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News & Press: Pension

N.J. Wants To Build Roads With Pension Funds

Friday, January 13, 2017   (0 Comments)
Share | 01/13/17

New Jersey wants to loan money to itself, a move that has not been tried by any other state, according to the sponsor of the bill that would authorize the action. A bill is pending in the New Jersey Legislature that would allow the state’s struggling pension fund to buy bonds issued by the state Transportation Trust Fund.

Senate President Steve Sweeney, sponsor of the bill that has bipartisan support, says the creative approach is a win-win situation that gets double duty out of the state’s money. Sweeney, a Democrat, is vice president of the Ironworkers International of North America and is the head of two pension funds, which gives him experience in these types of financial issues.

The pension fund for public employees is one of the worst funded pensions in the nation after losing $135.7 billion in 2015. S&P Global Ratings downgraded New Jersey’s debt one step to A-, the fourth-lowest investment grade, on Nov. 14, due in part to the government’s growing debt to the pension fund.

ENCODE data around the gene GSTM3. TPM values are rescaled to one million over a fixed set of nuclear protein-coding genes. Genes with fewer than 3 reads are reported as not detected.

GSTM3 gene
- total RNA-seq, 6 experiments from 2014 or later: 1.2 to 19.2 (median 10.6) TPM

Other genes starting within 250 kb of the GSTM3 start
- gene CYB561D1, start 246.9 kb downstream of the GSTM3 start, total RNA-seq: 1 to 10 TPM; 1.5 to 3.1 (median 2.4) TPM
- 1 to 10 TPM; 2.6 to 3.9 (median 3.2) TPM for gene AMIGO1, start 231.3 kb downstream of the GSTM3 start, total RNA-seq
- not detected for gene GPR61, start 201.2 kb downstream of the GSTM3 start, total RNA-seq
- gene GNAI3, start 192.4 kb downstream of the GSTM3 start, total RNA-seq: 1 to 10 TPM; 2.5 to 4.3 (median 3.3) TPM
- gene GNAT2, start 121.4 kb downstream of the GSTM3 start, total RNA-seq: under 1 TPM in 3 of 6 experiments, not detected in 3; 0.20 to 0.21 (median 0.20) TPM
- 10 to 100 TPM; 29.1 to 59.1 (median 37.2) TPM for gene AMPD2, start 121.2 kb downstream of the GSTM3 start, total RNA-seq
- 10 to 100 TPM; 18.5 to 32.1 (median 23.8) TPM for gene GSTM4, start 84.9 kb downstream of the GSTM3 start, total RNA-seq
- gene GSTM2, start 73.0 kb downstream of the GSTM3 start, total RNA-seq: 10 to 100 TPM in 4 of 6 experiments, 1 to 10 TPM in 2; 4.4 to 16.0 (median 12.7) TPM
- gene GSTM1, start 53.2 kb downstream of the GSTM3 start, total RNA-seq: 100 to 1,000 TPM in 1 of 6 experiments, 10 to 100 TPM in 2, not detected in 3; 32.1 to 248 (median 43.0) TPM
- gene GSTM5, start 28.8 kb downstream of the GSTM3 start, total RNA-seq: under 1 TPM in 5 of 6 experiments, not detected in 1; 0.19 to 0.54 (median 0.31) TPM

Transportation Trust Fund bonds guarantee a 5 percent return, therefore allowing the pension fund to buy the bonds at no risk to the pension fund, Sweeney says. The bill also lifts the cap that prohibits the pension fund from buying more than 10 percent of any bond offering.

“Some legislators wanted to put a new cap of 20 percent on the pension fund, but the state Investment Council should be allowed to make the decision on how much the pension fund can invest in Transportation Trust Fund bonds,” Sweeney says. The state’s pension has been underfunded for decades, which lowers the state’s bond rating and makes it more expensive for the state to raise money.

"This would offer an investment strategy that is mutually beneficial for New Jersey’s underfunded pension system and the Transportation Trust Fund," Sweeney says.

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